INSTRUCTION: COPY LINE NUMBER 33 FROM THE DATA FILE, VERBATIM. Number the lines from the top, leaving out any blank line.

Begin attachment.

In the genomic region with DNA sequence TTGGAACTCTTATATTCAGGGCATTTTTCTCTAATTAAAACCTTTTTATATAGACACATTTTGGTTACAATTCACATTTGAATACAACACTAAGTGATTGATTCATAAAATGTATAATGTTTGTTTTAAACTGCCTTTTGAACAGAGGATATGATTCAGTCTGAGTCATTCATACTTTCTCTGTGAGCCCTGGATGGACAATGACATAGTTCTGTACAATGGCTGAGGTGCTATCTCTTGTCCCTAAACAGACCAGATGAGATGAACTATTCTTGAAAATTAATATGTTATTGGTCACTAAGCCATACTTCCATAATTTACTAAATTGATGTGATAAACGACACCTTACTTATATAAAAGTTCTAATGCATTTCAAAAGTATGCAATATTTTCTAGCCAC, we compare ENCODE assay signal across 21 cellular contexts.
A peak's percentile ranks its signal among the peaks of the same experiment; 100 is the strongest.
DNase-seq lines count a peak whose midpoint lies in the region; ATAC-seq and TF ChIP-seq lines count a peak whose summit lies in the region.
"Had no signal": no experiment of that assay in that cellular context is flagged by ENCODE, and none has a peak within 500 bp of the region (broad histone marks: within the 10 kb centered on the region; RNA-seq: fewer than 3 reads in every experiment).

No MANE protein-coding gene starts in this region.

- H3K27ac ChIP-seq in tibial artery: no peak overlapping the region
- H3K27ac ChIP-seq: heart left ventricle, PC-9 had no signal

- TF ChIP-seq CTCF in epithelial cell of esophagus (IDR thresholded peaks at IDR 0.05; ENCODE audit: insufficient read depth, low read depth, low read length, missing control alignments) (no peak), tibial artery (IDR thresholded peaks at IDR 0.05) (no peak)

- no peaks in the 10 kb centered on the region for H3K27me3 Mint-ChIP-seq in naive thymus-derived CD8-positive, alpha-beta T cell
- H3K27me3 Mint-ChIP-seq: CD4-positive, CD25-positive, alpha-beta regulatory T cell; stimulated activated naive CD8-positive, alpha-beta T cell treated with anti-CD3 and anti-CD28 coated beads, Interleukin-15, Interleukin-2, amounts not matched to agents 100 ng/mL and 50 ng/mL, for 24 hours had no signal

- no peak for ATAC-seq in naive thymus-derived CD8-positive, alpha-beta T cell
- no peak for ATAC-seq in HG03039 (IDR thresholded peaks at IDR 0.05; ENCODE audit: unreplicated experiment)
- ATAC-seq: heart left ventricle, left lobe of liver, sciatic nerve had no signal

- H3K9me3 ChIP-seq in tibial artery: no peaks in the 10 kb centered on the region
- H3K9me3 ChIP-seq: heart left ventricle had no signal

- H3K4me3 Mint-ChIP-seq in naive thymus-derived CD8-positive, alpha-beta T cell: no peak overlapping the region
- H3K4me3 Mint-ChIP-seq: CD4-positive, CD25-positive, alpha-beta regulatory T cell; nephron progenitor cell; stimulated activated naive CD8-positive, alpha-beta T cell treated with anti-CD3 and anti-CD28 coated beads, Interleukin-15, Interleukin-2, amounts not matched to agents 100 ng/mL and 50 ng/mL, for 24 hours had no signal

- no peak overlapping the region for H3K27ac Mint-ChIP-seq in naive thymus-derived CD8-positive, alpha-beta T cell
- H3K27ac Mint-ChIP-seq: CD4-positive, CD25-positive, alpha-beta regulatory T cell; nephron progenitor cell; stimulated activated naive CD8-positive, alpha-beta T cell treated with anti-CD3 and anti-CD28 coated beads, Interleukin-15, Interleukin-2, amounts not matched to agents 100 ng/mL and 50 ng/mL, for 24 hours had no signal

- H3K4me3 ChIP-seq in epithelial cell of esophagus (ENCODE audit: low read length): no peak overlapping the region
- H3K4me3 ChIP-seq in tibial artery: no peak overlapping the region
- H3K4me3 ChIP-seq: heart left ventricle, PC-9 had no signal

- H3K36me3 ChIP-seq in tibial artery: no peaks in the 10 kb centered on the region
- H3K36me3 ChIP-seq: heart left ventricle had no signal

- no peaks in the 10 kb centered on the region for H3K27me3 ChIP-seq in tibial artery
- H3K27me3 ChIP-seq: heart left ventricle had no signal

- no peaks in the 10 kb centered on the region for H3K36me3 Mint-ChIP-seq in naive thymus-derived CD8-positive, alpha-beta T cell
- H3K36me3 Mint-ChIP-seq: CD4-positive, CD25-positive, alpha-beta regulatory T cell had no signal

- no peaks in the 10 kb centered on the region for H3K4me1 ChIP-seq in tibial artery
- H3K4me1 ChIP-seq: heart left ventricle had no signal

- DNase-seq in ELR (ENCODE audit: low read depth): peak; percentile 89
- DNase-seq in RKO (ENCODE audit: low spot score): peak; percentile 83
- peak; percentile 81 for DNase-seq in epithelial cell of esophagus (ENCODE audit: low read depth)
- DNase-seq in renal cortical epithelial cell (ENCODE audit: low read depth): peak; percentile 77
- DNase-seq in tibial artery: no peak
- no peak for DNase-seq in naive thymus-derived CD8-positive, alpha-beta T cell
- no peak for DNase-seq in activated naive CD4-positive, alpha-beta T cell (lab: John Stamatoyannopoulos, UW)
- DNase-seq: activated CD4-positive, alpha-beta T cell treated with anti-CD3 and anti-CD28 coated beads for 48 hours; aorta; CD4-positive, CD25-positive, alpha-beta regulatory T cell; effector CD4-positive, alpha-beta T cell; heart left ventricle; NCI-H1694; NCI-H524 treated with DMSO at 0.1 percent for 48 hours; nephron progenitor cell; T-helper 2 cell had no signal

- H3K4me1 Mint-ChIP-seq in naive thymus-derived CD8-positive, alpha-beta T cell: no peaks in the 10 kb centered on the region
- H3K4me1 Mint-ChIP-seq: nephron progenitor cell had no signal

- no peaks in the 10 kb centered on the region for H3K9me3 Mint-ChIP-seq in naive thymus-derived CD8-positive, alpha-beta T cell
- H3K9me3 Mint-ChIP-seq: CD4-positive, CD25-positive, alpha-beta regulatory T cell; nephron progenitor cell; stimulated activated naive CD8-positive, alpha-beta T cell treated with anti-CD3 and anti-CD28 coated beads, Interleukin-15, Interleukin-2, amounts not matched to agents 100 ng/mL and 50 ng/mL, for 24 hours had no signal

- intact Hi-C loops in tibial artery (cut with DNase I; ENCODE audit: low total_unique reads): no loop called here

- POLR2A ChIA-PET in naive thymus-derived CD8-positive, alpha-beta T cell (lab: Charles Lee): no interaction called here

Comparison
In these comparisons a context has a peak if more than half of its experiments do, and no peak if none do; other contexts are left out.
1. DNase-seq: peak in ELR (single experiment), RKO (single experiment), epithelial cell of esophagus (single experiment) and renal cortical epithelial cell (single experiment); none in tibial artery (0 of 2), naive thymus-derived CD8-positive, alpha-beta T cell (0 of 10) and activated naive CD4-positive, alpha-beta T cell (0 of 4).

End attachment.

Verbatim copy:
- peak; percentile 81 for DNase-seq in epithelial cell of esophagus (ENCODE audit: low read depth)